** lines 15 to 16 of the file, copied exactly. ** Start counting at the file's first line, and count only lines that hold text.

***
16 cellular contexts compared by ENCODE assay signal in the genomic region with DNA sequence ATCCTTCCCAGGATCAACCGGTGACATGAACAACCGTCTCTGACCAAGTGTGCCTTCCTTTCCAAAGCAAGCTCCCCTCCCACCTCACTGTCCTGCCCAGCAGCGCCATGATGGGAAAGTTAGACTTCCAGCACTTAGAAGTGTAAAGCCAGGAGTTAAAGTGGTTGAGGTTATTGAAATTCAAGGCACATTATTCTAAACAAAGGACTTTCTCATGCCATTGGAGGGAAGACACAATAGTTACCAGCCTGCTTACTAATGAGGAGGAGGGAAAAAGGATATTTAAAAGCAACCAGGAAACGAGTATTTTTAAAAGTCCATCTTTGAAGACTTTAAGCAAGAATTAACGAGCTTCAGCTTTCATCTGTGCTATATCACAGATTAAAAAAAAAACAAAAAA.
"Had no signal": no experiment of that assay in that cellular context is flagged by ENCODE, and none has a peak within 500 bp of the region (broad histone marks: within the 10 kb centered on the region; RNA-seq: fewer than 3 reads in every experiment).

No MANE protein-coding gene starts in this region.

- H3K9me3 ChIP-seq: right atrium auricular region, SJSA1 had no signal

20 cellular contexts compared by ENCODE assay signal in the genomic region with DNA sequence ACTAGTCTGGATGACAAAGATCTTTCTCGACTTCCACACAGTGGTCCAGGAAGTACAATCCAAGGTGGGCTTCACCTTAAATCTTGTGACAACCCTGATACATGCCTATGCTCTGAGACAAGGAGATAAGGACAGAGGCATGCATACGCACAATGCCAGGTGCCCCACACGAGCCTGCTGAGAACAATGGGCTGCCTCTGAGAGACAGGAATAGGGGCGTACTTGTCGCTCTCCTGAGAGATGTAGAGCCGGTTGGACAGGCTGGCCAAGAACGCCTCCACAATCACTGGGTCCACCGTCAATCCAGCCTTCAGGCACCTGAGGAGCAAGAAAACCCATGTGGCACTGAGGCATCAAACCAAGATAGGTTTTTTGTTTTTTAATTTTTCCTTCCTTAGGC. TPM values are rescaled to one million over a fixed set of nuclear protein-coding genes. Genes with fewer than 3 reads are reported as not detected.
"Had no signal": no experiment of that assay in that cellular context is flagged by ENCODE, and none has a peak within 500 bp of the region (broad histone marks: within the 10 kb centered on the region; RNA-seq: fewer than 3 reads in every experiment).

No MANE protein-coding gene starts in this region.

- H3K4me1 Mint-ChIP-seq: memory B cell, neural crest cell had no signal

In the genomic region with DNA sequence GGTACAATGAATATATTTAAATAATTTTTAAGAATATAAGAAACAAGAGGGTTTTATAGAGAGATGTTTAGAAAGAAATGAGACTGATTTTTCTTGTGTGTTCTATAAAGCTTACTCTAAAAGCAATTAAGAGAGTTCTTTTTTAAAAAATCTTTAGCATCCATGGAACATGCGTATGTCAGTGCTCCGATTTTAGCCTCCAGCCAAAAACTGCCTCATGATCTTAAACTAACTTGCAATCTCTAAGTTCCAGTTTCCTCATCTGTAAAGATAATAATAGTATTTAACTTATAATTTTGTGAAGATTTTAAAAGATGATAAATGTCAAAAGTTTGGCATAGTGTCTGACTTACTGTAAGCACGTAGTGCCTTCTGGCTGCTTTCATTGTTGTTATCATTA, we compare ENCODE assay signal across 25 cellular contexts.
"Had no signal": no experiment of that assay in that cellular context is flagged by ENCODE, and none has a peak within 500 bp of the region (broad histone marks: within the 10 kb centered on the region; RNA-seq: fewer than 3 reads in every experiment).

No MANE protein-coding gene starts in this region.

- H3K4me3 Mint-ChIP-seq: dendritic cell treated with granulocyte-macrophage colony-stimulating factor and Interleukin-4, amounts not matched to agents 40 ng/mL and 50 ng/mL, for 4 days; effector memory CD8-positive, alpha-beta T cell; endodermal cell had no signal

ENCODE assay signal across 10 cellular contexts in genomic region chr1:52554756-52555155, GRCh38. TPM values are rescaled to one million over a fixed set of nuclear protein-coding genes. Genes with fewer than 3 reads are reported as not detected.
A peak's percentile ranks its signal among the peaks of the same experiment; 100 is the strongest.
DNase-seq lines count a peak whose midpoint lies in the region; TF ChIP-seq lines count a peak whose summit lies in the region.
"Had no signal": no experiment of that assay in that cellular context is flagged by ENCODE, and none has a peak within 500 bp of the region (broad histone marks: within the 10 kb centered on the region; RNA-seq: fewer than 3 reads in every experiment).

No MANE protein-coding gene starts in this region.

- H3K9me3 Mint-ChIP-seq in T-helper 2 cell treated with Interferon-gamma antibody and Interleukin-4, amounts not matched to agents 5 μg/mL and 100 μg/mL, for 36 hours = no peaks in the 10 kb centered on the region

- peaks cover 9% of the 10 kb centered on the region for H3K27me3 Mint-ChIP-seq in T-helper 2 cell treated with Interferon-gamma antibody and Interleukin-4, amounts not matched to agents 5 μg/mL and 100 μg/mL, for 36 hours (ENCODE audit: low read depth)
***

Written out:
DNase-seq lines count a peak whose midpoint lies in the region; TF ChIP-seq lines count a peak whose summit lies in the region.
"Had no signal": no experiment of that assay in that cellular context is flagged by ENCODE, and none has a peak within 500 bp of the region (broad histone marks: within the 10 kb centered on the region; RNA-seq: fewer than 3 reads in every experiment).